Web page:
Austin Jenkins

Olympia Correspondent

Austin Jenkins, KPLU’s and N3’s Olympia Reporter, has been covering the Washington State Legislature and regional public policy issues since 2004. Prior to becoming a public radio reporter, Austin worked as a television reporter in Seattle, Portland and Boise – to name just a few of his stops. Austin grew up in Seattle and is a graduate of Connecticut College. Austin’s memorable moment in public radio: “There are too many to pick just one: Covering Washington’s contested 2004 gubernatorial election, flying in an Army Reserve Chinook helicopter to the top of Mt. Rainier, spending 24-hours on a tug boat on the Snake River, the list goes on.”  You can also track all the current events at Washinton's capitol on Austin's blog, The Washington Ledge.

Ways To Connect

"First Cut," a collaborative series produced in partnership with the Tacoma News Tribune, tells the stories of the farmers behind Washington's marijuana crop.

Correspondent Anna King and Tacoma News Tribune’s Jordan Schrader talked to Austin Jenkins about their joint effort.

Cacophony / Wikimedia Commons

You’ve heard of your Miranda rights, but did you know that most state constitutions also give you a right to a bail bondsman?

In a unanimous ruling Thursday, the Washington Supreme Court affirmed that criminal defendants can go to a third-party, like a bondsman, who will put up bail for a fee.

Courtesy of the Ransdell family.

These days, you can often find contract firefighters on the front lines. They’re usually indistinguishable from government firefighters.

But a recent court ruling has made it clear: if they’re killed in the line of duty, their families are not eligible for federal survivor benefits.

Supporters of a Washington gun control measure on the November ballot may have just gotten a mid-summer boost. They’re capitalizing on an audio recording that recently surfaced.

The hard-to-understand audio recording first appeared on the left-wing blog “Horses Ass.” The blog’s author said the audio is of NRA lobbyist Brian Judy speaking recently to a pro-gun group. Judy questioned Jewish people who are anti-guns.

Inciweb

The lights are coming back on in fire-swept north-central Washington. A major transmission line was restored late last week, but not everyone has their power back.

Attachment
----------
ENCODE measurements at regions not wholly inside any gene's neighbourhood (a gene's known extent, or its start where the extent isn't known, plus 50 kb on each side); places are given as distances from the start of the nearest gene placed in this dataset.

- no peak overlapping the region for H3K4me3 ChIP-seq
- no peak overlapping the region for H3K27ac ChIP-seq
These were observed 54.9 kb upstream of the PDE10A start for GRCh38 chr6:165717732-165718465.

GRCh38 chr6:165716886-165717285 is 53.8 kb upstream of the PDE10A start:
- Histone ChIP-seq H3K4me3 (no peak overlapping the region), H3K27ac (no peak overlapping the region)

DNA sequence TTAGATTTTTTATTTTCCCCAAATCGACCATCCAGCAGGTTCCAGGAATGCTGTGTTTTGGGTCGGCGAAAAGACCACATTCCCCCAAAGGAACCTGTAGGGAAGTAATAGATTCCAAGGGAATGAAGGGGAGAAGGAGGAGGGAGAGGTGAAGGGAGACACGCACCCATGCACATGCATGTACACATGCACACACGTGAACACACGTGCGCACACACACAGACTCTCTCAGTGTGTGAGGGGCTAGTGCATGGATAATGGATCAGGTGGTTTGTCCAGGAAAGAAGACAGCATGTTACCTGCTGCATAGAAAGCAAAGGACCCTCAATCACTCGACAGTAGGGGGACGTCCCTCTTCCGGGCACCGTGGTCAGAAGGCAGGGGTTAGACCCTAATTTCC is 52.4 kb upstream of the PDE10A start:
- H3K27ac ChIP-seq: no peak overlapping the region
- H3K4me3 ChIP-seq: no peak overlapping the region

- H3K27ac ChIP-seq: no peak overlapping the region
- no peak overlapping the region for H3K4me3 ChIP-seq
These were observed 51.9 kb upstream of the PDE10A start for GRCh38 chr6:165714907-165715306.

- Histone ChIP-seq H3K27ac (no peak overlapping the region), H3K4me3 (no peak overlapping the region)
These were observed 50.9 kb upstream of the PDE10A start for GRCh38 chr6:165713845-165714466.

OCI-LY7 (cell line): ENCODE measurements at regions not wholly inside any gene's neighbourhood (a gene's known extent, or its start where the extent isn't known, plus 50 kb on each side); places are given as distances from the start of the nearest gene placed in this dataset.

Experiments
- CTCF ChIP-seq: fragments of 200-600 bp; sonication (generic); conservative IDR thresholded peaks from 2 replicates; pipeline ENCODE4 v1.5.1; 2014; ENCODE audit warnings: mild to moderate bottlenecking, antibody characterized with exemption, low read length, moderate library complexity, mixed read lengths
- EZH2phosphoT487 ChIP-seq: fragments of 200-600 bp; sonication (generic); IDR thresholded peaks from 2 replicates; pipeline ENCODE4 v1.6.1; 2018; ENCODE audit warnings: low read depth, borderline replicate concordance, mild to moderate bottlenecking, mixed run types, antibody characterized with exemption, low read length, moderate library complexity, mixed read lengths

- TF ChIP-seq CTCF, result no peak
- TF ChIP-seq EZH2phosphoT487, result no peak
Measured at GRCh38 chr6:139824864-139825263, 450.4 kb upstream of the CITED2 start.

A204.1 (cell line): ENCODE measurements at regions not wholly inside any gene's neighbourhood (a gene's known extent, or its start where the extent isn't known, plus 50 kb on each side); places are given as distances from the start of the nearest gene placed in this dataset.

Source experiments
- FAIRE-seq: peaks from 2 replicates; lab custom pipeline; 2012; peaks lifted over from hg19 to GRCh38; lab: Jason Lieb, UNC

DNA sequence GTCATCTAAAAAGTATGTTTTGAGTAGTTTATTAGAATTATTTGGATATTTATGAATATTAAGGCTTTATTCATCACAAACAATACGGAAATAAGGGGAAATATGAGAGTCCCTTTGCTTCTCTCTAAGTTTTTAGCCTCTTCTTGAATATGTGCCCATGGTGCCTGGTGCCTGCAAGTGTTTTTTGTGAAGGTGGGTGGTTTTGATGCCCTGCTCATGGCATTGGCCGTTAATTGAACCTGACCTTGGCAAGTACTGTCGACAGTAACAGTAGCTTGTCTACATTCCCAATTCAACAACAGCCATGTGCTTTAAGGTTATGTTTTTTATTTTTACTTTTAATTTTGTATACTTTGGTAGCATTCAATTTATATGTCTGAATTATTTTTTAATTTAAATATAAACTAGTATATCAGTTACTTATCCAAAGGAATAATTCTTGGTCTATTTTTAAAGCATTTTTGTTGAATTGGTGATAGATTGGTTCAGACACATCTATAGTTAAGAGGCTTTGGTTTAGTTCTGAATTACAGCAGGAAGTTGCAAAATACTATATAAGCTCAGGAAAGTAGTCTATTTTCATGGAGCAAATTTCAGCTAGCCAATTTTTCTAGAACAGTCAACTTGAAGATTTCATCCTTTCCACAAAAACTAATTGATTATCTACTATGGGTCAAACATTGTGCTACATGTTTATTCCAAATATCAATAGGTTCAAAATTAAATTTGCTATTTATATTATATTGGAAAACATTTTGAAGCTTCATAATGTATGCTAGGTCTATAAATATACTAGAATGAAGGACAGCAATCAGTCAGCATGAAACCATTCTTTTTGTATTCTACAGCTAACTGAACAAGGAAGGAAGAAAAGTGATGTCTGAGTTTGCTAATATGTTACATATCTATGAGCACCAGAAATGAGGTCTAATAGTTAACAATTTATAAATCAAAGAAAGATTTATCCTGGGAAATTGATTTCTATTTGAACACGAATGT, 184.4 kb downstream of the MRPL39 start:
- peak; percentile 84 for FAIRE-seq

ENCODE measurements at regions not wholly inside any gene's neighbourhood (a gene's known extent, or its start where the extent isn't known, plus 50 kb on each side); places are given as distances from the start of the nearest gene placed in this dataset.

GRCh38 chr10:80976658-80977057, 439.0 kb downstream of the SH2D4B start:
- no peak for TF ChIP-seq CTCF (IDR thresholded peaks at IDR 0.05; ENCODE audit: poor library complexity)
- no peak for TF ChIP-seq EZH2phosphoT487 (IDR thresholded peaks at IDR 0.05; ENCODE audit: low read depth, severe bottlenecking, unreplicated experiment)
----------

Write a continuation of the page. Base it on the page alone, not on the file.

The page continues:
As of Monday about 900 customers remain in the dark as a result of the state’s largest wildfire.

Mel Evans / AP Photo

Washington Gov. Jay Inslee tried to woo electric carmaker Tesla Motors to build a massive battery factory in the Evergreen state. But according to at least one report, the company may have already broken ground near Reno, Nevada.

Kootenai County Sheriff's Office

In north Idaho, a 15-year-old boy sits in an isolated jail cell awaiting trial for murder. Eldon Samuel III is accused of shooting to death his father and younger brother in March

Juveniles accused of crimes like this are automatically charged as adults in Idaho. But now, Samuel’s lawyer and the ACLU are trying to get him moved out of solitary confinement at the adult county jail. They say his isolation amounts to “cruel and unusual” punishment.

Washington Governor Jay Inslee said Tuesday President Obama has pledged immediate federal aid to help fire-swept areas of north central Washington.

A judge in Bellingham has ordered the state of Washington to do more to locate foster children who run away.

Washington Public Disclosure Commission

Washington’s Aug. 5 primary is now less than a month away. It’s a mid-term election year with no statewide offices on the ballot. Even so, nearly $33 million have already been contributed to campaigns.

A Washington man whose loaded gun went off in a school backpack, critically injuring a student can’t be charged with third-degree assault, Washington state Supreme Court ruled Thursday.

The split decision stems from a high-profile case in 2012 in Bremerton.

Washington’s jobless rate has dropped to below 6 percent — the lowest level in six years, according to the June jobs report released Wednesday.

Seattle’s King County is leading the recovery, but most Washington counties remain above the statewide average. And some rural counties of the state are much higher.

Justin Steyer / KPLU

In just a few years, Washington will need another 1,000 prison beds. There’s been talk of building a new state lock-up, but that would cost hundreds of millions of dollars at a time when the Supreme Court has said school funding must be the priority.

So what’s the solution? Washington could release some older inmates who are serving long sentences. But lawmakers are wary of a political backlash. The state abolished parole in the 1980s.

That leaves clemency as the remaining pressure-relief valve on the prison system. And that system of mercy may not be up to the task.

Elaine Thompson / AP Photo

Support for a gun rights measure on Washington’s fall ballot is flagging, according to a new Elway poll released Tuesday. Meanwhile, a dueling measure that would expand background checks remains popular.

Mitsubishi Aircraft Corp.

A Japanese airplane maker will test its new regional jet in Moses Lake, Washington. Mitsubishi Aircraft Company made that announcement Monday at the Farnborough Air Show in England. 

Gov. Jay Inslee is attending the air show with a delegation. He told reporters in a conference call that Mitsubishi’s investment could put central Washington on the global map for flight tests.

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